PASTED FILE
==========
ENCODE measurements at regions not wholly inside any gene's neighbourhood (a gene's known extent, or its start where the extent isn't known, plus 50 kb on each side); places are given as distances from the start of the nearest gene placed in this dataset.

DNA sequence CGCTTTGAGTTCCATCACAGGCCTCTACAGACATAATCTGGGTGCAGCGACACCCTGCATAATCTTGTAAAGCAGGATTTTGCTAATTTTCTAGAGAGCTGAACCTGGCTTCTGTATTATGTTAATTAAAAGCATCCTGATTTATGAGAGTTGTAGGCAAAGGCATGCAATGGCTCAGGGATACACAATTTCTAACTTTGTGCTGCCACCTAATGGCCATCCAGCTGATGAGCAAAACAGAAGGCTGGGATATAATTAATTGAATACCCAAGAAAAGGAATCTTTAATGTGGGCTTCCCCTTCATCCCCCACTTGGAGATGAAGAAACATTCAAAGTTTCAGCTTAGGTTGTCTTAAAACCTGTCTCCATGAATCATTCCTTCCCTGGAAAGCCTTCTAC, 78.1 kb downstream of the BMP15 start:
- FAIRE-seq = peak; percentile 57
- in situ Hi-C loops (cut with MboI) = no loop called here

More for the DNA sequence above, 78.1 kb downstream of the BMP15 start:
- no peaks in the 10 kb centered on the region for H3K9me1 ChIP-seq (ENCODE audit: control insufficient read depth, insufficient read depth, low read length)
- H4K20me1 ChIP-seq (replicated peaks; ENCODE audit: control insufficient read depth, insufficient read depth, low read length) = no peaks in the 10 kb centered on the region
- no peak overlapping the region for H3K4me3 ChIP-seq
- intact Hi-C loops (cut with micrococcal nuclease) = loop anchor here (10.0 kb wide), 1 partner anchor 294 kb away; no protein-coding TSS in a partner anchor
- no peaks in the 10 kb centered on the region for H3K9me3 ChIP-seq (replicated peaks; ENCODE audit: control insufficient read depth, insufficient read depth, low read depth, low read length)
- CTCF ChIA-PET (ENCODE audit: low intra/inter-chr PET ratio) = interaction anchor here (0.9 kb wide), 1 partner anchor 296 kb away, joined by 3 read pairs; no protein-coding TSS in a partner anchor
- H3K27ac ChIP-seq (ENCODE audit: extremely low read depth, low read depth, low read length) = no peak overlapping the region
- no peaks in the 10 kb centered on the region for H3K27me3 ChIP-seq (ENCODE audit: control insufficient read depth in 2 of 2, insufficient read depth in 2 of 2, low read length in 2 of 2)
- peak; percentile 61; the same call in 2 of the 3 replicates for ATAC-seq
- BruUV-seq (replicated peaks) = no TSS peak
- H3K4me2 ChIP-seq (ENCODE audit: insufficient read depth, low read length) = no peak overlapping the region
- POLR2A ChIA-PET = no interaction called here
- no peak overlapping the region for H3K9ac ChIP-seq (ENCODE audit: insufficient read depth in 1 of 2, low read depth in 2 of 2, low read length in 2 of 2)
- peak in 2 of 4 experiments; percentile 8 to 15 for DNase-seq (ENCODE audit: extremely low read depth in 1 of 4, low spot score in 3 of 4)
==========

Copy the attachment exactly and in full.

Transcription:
ENCODE measurements at regions not wholly inside any gene's neighbourhood (a gene's known extent, or its start where the extent isn't known, plus 50 kb on each side); places are given as distances from the start of the nearest gene placed in this dataset.

DNA sequence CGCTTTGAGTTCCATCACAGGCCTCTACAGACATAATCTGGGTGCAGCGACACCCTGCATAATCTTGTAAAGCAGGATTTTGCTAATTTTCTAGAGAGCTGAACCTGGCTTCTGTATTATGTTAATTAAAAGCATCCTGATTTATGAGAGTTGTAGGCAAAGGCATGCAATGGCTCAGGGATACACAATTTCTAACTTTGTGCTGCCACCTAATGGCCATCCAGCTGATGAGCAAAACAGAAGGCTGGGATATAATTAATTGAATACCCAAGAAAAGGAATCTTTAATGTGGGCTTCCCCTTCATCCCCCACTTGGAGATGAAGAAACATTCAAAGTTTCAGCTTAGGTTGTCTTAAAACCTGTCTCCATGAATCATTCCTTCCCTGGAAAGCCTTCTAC, 78.1 kb downstream of the BMP15 start:
- FAIRE-seq = peak; percentile 57
- in situ Hi-C loops (cut with MboI) = no loop called here

More for the DNA sequence above, 78.1 kb downstream of the BMP15 start:
- no peaks in the 10 kb centered on the region for H3K9me1 ChIP-seq (ENCODE audit: control insufficient read depth, insufficient read depth, low read length)
- H4K20me1 ChIP-seq (replicated peaks; ENCODE audit: control insufficient read depth, insufficient read depth, low read length) = no peaks in the 10 kb centered on the region
- no peak overlapping the region for H3K4me3 ChIP-seq
- intact Hi-C loops (cut with micrococcal nuclease) = loop anchor here (10.0 kb wide), 1 partner anchor 294 kb away; no protein-coding TSS in a partner anchor
- no peaks in the 10 kb centered on the region for H3K9me3 ChIP-seq (replicated peaks; ENCODE audit: control insufficient read depth, insufficient read depth, low read depth, low read length)
- CTCF ChIA-PET (ENCODE audit: low intra/inter-chr PET ratio) = interaction anchor here (0.9 kb wide), 1 partner anchor 296 kb away, joined by 3 read pairs; no protein-coding TSS in a partner anchor
- H3K27ac ChIP-seq (ENCODE audit: extremely low read depth, low read depth, low read length) = no peak overlapping the region
- no peaks in the 10 kb centered on the region for H3K27me3 ChIP-seq (ENCODE audit: control insufficient read depth in 2 of 2, insufficient read depth in 2 of 2, low read length in 2 of 2)
- peak; percentile 61; the same call in 2 of the 3 replicates for ATAC-seq
- BruUV-seq (replicated peaks) = no TSS peak
- H3K4me2 ChIP-seq (ENCODE audit: insufficient read depth, low read length) = no peak overlapping the region
- POLR2A ChIA-PET = no interaction called here
- no peak overlapping the region for H3K9ac ChIP-seq (ENCODE audit: insufficient read depth in 1 of 2, low read depth in 2 of 2, low read length in 2 of 2)
- peak in 2 of 4 experiments; percentile 8 to 15 for DNase-seq (ENCODE audit: extremely low read depth in 1 of 4, low spot score in 3 of 4)